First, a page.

Thermoformers have many PPS options to choose from. Sheet and roll grades are sold in neat, glass-filled, and impact-modified versions in thicknesses from 0.01 to 0.25 in. (0.25 to 6.35 mm) and in widths up to 50 in. (1250 mm). Sheet can be ordered with polyester and fiberglass fabric backing to foster adhesion when bonded to other materials. In addition, spools of PPS welding rods are available for joining adjacent PPS thermoformed elements. A welding gun melts the rod and edges of a seam to form coherent structures on tanks and other components.

Processors have vacuum formed and pressure formed PPS in many tooling geometries and product designs. Since PPS has high-flow, it gives more detail in forming than most polymers. It allows for relatively sharp corners in vacuum forming, so parts can have corners with small internal radii without resorting to the more expensive pressure-forming process.

PPS draws much the same as polycarbonate. Glass-filled, 1/8-in. PPS sheet, for example, has been formed to a depth of 6 in. with good consistency and repeatability. Greater depth is possible with neat grades or when parts have wide radii. PPS panels as large as 5 x 9 ft have been formed to date.

 

Competitive cycle times

Although process parameters vary with the tool and part, PPS sheet should be heated uniformly in a high-temperature oven at 320 to 329 C (610 to 625 F). Infrared ovens are best for this task. A 1/8-in. PPS sheet processed in a tool without a cooling system typically cycles from initial heating to forming to final cooling in 60 to 90 sec. This is equivalent to polycarbonate and is shorter than for ABS or PVC. PPS generally has a more consistent and predictable look, thickness, and sag than ABS or HDPE when it emerges from the oven just before forming.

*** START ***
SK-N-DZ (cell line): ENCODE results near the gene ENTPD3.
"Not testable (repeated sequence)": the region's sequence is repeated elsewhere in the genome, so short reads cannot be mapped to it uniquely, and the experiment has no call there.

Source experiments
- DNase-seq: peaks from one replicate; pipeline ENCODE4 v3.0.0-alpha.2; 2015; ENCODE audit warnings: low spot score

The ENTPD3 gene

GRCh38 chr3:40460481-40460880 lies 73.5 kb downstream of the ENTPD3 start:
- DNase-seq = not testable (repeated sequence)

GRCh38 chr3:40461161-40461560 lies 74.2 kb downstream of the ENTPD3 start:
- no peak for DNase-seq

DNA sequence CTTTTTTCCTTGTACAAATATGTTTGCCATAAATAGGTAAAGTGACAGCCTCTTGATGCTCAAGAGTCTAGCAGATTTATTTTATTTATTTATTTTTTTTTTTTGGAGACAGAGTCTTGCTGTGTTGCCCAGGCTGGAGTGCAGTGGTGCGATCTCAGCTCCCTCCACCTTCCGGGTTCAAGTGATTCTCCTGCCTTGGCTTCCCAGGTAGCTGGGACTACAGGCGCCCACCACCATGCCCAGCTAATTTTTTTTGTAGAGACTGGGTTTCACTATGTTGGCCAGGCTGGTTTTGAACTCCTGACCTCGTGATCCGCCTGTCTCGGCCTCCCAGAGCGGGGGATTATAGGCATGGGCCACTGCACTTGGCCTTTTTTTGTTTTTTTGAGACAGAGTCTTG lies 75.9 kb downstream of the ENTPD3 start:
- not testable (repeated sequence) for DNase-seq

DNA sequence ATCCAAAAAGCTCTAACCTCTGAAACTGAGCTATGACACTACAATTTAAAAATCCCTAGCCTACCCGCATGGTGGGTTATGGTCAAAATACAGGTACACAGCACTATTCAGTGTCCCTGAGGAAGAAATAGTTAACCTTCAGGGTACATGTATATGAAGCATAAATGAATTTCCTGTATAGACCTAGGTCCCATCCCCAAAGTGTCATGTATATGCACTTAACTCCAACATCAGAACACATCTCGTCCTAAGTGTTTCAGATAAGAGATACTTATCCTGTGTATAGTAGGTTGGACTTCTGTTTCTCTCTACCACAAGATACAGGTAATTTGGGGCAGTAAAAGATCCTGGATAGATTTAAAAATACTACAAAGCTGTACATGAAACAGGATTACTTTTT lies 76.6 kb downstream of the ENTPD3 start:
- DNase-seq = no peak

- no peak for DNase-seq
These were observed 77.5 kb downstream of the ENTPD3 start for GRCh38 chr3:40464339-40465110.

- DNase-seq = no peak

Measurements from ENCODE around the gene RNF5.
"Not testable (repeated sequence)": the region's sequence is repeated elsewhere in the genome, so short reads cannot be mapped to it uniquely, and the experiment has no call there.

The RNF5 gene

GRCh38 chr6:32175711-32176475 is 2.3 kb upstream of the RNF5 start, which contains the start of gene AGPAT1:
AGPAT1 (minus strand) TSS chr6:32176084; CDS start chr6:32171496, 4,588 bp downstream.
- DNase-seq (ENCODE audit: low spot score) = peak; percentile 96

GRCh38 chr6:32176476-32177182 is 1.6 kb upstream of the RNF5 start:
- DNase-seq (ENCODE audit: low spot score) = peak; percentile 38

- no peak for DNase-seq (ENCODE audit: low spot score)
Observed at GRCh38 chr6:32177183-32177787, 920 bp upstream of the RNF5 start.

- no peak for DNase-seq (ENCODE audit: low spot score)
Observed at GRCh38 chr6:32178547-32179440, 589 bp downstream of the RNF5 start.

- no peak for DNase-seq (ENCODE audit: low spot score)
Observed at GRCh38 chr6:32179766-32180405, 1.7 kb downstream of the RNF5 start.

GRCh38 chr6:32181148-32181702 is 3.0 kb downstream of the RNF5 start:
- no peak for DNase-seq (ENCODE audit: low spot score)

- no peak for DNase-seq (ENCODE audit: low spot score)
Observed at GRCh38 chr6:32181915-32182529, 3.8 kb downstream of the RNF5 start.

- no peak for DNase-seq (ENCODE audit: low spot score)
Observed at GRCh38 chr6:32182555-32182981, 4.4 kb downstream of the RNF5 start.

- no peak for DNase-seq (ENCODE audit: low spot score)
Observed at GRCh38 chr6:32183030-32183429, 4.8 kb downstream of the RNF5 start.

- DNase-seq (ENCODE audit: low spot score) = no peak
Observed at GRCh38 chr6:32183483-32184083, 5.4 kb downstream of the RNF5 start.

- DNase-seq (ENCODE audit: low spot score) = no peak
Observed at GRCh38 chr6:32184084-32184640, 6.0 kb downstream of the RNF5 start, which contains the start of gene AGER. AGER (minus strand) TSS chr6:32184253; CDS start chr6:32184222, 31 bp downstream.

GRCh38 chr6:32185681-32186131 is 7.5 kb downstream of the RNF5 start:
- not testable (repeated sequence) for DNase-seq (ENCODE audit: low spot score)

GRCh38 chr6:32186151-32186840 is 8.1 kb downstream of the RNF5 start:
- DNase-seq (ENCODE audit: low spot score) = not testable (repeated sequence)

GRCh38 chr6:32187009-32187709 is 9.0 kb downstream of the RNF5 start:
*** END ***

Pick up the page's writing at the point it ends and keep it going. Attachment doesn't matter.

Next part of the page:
Thermoformed PPS has tensile, flexural, and impact properties that hold up well during processing, according to testing by the Polymer Science and Plastics Engineering Program at Pennsylvania College of Technology in Williamsport, Pa. These tests evaluated 1/8-in. PPS sheet with 30% glass reinforcement (made with Fortron PPS 1130L0) formed on a male box mold. Comparison of elongation at yield of the formed samples and the flat sheet showed that little was compromised in processing. The flexural modulus of the formed material was just 8% lower than that of the unformed sheet, while the tensile modulus was about 25% lower.

PPS is thermoformed with aluminum tools, which cost much less than the specialty steel tools usually required for injection molding. Thermoforming tools for PPS are generally preheated to about 200 C (390 F) and come to operating temperature and their full dimensions within several cycles.

After processing, PPS parts can be trimmed on conventional CNC routers with carbide bits and machined with the same routers, sanders, saws, lathes, and other tools used for metal or wood. They also can be assembled by a variety of thermal, mechanical, and adhesive methods—e.g., ultrasonic welding, bolts, and bonding with epoxy, methacrylate, polyurethane, or other common contact adhesives. PPS can be painted with conventional topcoat systems and printed by gravure, flexographic, pad, offset, screen, digital, and other printing methods. It can also be laser marked and is readily metalized.

 

 

Mike Gehrig is general manager of Ensinger/Penn Fibre, which extrudes PPS sheet.

Sheridan Kelly is national sales manager for Magee Plastics Co. in Warrendale, Pa., a thermoformer that uses PPS. Tel. (724) 776-2220 or e-mail skelly@mageeplastics.com.

Marshall Carr is account manager for Fortron PPS resin supplier Ticona. Tel. (610) 873-7383, e-mail marshall.carr@ticona.com.